Frank Furlong was a young illustrator in Detroit during the mid-20th century when that city, feuled on high-octane auto industry dollars, was as much an epicenter of advertising art as New York. Previously Frank talked about the illustrator's life in Detroit, including freelancing, studios and art reps. The story continues... ~ Leif Peng
"After we had become parents my wife and I decided to take a break and go off to Toronto. Far away places with strange sounding names. We were nothin' if not adventurous. But while we were still in the planning stage my car was totalled while parked. So needing a new car and now being a family man I bought a station wagon and it being air conditioned it made little sense to drive a car with AC north. So we headed south."
"I wanted to stop at Contemporary Cards in Kansas City and for reasons I still can't fathom I had representation in Oklahoma City so the trip that far was a business trip. We were curious as to what Texas was like and I wanted to meet Jack Unruh and Tom Bailey, whose work I had seen in the Illustrator's Annuals, so further south we went."
(Above: a Jack Unruh illustration for Ling-Temco-Vaught Inc, reprinted in Illustrators 10, 1968)
"I had brought along my samples so they wouldn't think I was just some yahoo, but a bona fide working yahoo (speaking of bona fides I hope you've looked up Frank Furlong.com to see I'm not just some long winded wannabe) and in lunches and drinks and such with them and Bart Forbes I was encouraged to show my wares to a film studio there in Dallas that wanted to branch out to print work. Keitz and Herndon offered me a pretty good raise but I didn't jump at it 'cause Detroit was my hometown, my home, my town."
My first job back was for an Art Director named Dallas Goes (really) and one night I got a call from K&H telling me I had to see a film by Saul Bass, "Why Man Creates" and, and this is gospel truth, sitting down to watch PBS with my wife on comes "Why Man Creates."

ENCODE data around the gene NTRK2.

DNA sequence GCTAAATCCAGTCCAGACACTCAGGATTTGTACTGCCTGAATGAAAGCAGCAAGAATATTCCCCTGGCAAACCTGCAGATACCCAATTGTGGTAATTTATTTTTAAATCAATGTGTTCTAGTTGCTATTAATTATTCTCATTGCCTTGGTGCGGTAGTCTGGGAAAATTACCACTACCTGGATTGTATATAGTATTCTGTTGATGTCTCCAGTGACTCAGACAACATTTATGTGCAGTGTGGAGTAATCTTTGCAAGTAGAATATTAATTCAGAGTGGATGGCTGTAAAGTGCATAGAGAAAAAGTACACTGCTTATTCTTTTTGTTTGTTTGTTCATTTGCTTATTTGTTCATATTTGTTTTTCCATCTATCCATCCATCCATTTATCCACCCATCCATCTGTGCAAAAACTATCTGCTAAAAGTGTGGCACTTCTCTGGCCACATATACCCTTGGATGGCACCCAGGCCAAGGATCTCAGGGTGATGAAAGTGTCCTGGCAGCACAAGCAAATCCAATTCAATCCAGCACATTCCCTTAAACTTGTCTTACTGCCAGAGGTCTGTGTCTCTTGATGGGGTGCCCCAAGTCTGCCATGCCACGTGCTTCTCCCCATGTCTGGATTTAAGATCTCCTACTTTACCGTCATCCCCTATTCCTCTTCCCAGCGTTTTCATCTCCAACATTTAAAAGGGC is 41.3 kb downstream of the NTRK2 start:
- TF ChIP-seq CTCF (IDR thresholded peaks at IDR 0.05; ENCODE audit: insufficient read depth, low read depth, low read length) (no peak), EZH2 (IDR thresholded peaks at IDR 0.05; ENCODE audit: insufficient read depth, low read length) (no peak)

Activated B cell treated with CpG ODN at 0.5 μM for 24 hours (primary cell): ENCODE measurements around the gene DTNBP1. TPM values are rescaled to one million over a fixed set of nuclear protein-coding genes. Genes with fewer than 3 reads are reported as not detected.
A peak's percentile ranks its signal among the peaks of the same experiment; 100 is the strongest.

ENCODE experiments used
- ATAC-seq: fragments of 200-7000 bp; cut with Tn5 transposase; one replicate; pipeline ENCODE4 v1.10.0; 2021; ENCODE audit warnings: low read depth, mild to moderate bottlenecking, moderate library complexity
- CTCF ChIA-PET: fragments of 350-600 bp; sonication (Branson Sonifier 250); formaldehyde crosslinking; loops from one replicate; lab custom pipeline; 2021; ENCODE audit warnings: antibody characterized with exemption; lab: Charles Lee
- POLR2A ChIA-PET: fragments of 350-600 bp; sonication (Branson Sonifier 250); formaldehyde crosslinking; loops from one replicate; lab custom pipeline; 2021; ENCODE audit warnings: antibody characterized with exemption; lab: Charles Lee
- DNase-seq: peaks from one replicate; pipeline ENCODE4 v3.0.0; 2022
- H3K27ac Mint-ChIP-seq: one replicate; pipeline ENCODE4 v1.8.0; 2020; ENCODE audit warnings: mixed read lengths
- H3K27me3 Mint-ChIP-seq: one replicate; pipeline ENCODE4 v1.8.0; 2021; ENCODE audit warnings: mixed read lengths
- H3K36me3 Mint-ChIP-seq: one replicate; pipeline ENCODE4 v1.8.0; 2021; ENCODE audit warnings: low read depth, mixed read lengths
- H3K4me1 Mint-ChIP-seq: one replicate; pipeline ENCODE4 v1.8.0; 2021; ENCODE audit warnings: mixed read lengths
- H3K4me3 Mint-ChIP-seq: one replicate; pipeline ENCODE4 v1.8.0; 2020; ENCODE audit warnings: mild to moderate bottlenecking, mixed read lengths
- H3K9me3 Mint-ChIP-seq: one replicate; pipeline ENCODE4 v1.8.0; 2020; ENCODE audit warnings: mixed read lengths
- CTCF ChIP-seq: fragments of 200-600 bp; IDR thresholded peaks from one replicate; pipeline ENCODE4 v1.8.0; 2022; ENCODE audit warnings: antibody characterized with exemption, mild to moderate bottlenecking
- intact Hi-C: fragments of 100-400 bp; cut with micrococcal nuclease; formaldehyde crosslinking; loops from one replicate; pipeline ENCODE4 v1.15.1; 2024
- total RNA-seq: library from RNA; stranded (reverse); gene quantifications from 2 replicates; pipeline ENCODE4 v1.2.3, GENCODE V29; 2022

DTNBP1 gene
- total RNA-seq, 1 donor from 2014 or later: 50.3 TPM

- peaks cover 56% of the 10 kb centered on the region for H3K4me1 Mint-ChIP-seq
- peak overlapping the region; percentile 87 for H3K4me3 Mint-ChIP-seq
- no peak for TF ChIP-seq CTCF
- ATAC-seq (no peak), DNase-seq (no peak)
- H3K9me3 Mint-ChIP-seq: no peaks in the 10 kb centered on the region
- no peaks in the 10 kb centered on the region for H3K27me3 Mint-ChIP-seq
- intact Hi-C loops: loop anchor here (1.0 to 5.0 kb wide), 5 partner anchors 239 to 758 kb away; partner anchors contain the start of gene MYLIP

Okay God, I got the word. So the house goes up for sale and it was Goodbye Lions and Hello Cowboys.
"You asked for a chronology of time working in Detroit, and as best I can remember it was sorta like this:
I hit the bricks from school in the summer of '56 so let's give the first year to MDM and Allied Artists, both shorter than I'd hoped for.
So that puts me with Ivan T. Smith for two years, let's say '57 to '59 and Fairchild/Groeneveld for "59 to '61, New Center Studios from '61 to '64 and finally, Advertising Illustration from some time in '64 to my exit late in '68. And you can see how important I was to the biz 'cause shortly after I left, Detroit went to hell in a handbasket."
"Dallas was a pretty good time but the print work didn't really happen to the extent I had hoped for, but... K&H put me to work doing a lot of BGs and doing character design and eventually I even directed a couple lesser commercials."
"One thing led to another and it all led to me breaking off on my own, with a couple clients. One of them had Rice-A-Roni as his client and I wound up doing a couple cartoon opera commercials for Golden Grain spaghetti, still among my favorite jobs."
"An animator, a new friend, saw those thru production and he came in more than handy real quick. An agency in town wanted me to design 12 spots in 12 different styles. Now all that experimenting with styles paid off and I was one happy man. After I designed them the AD asked if I could produce them and I, in total ignorance, said sure. Now that new friend and his friends really saved my hide. As a result I had an education and a reel."